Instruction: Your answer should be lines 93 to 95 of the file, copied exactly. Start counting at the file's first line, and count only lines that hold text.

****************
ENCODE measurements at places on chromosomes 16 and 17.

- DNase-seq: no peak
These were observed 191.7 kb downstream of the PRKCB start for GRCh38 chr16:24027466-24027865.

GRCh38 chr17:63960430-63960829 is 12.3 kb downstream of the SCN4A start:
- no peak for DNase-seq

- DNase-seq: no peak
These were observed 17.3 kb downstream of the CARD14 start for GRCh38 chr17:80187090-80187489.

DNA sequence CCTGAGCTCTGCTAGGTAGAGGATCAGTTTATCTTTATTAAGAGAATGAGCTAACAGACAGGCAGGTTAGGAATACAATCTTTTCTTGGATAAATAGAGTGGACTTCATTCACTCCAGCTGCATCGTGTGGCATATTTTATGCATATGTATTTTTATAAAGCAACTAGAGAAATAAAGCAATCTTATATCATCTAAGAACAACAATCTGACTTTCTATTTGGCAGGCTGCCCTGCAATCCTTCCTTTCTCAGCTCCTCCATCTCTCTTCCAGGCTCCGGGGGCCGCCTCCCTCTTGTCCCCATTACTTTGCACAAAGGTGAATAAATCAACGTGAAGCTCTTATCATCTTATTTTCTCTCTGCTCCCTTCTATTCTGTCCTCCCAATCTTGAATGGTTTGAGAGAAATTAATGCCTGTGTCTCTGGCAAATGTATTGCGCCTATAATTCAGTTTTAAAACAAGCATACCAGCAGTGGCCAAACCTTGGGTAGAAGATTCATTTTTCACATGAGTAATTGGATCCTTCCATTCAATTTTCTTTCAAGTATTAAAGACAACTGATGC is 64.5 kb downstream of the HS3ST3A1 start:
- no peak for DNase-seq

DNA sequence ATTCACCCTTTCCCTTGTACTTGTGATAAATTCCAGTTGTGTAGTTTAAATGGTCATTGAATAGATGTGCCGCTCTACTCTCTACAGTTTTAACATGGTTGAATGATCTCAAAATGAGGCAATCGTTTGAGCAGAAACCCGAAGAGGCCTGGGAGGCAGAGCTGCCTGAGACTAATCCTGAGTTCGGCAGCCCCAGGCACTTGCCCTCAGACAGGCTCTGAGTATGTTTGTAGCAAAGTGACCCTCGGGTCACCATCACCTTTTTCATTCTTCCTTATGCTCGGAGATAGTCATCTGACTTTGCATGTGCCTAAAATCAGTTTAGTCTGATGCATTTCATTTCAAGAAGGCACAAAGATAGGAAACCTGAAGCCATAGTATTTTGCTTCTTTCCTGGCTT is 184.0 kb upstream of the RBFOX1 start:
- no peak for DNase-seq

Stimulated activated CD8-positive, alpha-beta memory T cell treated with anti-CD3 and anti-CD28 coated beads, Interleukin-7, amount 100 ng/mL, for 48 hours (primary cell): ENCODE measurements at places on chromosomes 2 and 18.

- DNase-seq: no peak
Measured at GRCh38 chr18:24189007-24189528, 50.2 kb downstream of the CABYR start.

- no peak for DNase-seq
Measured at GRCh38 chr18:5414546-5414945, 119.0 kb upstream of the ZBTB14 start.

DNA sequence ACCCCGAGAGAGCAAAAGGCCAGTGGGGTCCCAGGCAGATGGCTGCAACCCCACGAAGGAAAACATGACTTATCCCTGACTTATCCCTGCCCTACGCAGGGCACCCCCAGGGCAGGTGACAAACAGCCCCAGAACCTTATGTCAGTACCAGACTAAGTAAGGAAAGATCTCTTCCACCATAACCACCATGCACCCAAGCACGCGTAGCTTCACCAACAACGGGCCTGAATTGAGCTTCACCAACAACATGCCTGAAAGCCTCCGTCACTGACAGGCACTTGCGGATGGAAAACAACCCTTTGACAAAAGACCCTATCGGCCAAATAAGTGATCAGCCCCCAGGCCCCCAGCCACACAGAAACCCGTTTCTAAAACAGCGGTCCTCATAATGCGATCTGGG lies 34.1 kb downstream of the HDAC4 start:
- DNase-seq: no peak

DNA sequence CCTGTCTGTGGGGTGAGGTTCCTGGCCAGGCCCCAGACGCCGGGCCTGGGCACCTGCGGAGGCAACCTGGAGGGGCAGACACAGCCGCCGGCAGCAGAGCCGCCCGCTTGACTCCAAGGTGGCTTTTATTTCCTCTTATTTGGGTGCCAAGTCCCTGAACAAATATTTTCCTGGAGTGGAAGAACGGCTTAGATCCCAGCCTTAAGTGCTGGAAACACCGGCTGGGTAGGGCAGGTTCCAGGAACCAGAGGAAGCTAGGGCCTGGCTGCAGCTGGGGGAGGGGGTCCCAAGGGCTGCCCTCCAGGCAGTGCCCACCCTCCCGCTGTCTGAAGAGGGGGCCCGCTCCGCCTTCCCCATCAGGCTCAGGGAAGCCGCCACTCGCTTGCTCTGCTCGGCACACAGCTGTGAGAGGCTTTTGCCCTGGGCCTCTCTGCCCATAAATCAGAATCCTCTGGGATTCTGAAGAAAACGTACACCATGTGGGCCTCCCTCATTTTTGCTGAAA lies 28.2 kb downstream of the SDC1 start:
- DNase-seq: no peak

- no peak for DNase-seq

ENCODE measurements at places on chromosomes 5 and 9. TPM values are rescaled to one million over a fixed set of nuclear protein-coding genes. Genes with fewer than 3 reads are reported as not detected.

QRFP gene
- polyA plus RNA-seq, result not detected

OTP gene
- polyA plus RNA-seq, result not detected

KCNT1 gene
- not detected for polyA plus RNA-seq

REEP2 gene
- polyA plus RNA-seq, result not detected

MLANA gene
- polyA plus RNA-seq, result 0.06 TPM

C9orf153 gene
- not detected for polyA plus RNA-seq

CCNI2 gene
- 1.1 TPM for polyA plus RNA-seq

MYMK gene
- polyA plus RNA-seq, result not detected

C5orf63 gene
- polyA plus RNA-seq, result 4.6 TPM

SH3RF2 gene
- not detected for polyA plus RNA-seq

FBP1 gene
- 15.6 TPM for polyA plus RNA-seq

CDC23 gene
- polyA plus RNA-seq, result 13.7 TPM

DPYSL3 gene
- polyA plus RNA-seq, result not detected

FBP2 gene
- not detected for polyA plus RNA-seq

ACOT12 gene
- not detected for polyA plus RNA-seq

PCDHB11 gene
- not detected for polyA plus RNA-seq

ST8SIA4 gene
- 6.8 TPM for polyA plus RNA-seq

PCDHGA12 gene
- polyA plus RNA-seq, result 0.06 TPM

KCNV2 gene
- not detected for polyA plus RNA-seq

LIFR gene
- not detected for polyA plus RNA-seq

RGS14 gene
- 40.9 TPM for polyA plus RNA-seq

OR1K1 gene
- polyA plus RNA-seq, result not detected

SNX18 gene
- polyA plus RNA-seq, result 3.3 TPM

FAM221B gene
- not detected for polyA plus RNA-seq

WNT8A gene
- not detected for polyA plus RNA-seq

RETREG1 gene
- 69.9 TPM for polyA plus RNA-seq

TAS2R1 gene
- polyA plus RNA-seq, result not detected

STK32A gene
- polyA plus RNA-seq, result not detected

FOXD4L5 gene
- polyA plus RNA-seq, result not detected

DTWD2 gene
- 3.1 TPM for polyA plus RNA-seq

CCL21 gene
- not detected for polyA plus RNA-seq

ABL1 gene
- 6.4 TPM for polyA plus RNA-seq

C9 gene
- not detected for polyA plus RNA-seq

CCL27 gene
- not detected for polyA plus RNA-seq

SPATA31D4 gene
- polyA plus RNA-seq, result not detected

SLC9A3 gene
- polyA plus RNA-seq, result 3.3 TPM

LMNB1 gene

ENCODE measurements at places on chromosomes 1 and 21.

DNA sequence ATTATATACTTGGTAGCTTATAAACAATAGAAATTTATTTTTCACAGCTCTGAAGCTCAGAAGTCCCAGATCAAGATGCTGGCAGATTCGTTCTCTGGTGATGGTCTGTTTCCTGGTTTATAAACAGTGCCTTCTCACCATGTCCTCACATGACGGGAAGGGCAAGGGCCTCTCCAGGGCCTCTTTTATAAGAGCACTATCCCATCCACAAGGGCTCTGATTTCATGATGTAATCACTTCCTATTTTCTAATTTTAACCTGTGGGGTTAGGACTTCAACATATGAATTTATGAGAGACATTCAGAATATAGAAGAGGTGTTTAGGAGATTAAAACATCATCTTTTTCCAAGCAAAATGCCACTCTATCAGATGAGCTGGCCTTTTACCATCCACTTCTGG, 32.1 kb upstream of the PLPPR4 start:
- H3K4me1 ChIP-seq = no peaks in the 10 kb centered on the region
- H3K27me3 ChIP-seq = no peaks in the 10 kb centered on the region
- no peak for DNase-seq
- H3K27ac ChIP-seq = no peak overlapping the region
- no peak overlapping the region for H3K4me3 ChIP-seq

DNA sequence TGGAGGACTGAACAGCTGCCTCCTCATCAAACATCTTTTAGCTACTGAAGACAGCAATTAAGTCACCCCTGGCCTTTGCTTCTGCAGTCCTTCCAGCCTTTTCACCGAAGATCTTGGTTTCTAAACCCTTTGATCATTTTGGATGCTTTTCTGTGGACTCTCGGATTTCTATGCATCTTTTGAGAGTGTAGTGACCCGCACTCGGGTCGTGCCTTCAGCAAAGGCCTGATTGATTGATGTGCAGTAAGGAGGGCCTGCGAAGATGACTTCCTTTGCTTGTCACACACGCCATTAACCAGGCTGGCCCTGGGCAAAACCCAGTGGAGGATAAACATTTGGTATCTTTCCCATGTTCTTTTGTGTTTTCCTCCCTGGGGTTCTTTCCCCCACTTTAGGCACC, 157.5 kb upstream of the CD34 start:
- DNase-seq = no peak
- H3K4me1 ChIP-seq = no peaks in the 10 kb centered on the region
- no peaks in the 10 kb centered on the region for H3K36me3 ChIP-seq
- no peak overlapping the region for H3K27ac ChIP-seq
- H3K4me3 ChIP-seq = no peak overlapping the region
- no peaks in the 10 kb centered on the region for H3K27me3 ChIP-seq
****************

SLC9A3 gene
- polyA plus RNA-seq, result 3.3 TPM

LMNB1 gene